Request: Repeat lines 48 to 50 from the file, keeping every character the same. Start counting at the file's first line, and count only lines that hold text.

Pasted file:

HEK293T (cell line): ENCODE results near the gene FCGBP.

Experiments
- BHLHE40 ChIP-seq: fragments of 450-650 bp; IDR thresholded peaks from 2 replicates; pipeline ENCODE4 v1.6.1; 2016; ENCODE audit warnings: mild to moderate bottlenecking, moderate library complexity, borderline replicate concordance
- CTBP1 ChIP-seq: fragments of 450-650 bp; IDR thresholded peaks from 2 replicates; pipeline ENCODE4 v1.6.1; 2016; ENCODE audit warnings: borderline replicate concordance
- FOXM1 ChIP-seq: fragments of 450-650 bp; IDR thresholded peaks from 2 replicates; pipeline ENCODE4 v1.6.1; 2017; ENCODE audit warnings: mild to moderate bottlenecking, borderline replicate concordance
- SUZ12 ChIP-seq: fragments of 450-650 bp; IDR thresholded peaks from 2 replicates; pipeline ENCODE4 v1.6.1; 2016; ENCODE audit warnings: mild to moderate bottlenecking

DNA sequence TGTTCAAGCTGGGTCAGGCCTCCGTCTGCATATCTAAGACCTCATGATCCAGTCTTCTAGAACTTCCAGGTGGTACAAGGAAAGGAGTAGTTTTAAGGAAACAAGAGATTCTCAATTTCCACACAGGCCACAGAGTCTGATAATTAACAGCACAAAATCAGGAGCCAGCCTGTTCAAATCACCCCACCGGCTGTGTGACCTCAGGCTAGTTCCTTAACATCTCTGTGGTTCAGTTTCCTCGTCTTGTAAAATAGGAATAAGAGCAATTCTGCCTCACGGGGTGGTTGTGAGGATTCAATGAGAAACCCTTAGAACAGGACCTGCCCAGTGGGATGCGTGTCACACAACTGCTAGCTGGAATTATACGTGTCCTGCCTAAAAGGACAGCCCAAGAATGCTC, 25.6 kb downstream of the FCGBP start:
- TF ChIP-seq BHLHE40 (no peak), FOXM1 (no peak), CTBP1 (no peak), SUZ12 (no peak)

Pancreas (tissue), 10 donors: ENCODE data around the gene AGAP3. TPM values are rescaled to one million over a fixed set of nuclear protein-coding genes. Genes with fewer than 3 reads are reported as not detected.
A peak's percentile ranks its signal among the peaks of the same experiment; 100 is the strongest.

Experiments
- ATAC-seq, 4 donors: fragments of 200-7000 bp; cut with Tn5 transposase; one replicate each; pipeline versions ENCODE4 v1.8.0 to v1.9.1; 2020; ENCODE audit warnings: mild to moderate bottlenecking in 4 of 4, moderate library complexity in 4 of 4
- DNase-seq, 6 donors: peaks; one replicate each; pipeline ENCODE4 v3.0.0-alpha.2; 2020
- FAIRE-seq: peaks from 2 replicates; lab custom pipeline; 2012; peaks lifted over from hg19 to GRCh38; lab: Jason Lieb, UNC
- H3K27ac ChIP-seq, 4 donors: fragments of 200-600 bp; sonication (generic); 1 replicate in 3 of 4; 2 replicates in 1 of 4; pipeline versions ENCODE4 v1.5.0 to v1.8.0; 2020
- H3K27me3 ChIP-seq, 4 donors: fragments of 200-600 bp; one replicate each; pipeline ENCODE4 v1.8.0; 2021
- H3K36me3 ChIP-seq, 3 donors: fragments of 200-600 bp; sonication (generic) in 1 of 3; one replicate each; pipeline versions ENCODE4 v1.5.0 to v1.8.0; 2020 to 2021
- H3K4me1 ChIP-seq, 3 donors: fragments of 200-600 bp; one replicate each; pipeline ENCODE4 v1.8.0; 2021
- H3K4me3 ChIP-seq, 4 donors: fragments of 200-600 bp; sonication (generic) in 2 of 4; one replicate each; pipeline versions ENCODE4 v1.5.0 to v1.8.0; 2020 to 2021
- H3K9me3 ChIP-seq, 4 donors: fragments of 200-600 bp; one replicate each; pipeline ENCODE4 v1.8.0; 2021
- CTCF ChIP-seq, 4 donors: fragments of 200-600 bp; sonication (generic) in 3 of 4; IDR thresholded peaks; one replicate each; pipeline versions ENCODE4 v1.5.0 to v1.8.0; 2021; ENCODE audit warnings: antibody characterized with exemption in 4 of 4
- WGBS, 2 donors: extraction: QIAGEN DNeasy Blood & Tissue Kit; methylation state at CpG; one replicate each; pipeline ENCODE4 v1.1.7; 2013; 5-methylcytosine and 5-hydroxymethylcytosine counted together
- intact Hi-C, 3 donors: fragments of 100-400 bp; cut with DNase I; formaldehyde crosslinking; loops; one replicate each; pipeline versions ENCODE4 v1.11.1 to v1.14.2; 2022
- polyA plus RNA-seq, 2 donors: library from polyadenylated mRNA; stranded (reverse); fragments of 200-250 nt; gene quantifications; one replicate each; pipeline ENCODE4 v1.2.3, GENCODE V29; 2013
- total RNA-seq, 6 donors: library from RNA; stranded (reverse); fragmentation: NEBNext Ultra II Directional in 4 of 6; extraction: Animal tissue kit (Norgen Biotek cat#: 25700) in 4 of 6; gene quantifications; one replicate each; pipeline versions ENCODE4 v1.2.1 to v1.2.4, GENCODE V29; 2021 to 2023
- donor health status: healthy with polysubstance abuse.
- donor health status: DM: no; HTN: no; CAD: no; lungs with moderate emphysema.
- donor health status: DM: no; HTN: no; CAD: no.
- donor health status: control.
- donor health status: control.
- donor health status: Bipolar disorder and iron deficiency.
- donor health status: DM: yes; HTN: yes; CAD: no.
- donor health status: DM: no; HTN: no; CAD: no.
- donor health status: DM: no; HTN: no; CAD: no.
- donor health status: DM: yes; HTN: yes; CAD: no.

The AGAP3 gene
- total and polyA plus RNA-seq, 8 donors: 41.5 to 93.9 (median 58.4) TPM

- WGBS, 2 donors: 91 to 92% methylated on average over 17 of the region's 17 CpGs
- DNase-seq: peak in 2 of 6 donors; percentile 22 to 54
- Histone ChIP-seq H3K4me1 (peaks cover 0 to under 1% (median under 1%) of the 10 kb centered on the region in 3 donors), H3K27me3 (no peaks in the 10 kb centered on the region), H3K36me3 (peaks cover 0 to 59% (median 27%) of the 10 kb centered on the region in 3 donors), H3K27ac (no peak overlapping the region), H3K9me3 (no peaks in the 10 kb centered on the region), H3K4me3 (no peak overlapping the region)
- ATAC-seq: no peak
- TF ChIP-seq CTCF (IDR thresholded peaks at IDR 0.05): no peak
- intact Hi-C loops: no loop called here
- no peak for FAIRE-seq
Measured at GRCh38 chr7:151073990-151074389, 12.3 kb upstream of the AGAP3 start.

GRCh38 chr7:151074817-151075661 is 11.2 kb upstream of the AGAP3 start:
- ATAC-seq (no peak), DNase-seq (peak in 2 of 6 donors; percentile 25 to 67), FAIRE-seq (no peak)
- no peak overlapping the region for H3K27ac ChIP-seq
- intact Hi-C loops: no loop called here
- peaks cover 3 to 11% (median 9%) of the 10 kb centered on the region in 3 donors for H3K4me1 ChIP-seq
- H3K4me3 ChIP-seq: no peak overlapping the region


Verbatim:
- no peak overlapping the region for H3K27ac ChIP-seq
- intact Hi-C loops: no loop called here
- peaks cover 3 to 11% (median 9%) of the 10 kb centered on the region in 3 donors for H3K4me1 ChIP-seq